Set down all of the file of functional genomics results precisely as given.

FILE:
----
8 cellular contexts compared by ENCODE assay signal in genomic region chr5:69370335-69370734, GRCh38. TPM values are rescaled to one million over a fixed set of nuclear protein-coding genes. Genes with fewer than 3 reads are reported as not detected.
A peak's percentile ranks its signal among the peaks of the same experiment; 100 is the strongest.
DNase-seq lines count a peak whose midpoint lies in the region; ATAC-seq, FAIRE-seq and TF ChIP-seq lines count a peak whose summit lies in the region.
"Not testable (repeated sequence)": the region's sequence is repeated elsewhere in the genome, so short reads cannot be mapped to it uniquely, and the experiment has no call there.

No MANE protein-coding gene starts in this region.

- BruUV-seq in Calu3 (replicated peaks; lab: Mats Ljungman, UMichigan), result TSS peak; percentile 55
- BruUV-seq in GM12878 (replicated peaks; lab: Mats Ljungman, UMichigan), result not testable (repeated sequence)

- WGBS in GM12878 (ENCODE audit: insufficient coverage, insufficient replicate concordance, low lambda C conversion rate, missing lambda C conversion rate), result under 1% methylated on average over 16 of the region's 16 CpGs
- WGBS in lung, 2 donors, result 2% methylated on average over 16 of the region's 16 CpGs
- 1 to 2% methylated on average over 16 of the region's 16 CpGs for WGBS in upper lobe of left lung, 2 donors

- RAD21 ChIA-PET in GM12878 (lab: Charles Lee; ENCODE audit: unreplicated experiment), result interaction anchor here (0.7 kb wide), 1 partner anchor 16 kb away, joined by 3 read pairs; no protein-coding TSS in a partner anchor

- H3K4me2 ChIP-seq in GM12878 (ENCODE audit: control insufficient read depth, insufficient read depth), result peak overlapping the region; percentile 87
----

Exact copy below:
8 cellular contexts compared by ENCODE assay signal in genomic region chr5:69370335-69370734, GRCh38. TPM values are rescaled to one million over a fixed set of nuclear protein-coding genes. Genes with fewer than 3 reads are reported as not detected.
A peak's percentile ranks its signal among the peaks of the same experiment; 100 is the strongest.
DNase-seq lines count a peak whose midpoint lies in the region; ATAC-seq, FAIRE-seq and TF ChIP-seq lines count a peak whose summit lies in the region.
"Not testable (repeated sequence)": the region's sequence is repeated elsewhere in the genome, so short reads cannot be mapped to it uniquely, and the experiment has no call there.

No MANE protein-coding gene starts in this region.

- BruUV-seq in Calu3 (replicated peaks; lab: Mats Ljungman, UMichigan), result TSS peak; percentile 55
- BruUV-seq in GM12878 (replicated peaks; lab: Mats Ljungman, UMichigan), result not testable (repeated sequence)

- WGBS in GM12878 (ENCODE audit: insufficient coverage, insufficient replicate concordance, low lambda C conversion rate, missing lambda C conversion rate), result under 1% methylated on average over 16 of the region's 16 CpGs
- WGBS in lung, 2 donors, result 2% methylated on average over 16 of the region's 16 CpGs
- 1 to 2% methylated on average over 16 of the region's 16 CpGs for WGBS in upper lobe of left lung, 2 donors

- RAD21 ChIA-PET in GM12878 (lab: Charles Lee; ENCODE audit: unreplicated experiment), result interaction anchor here (0.7 kb wide), 1 partner anchor 16 kb away, joined by 3 read pairs; no protein-coding TSS in a partner anchor

- H3K4me2 ChIP-seq in GM12878 (ENCODE audit: control insufficient read depth, insufficient read depth), result peak overlapping the region; percentile 87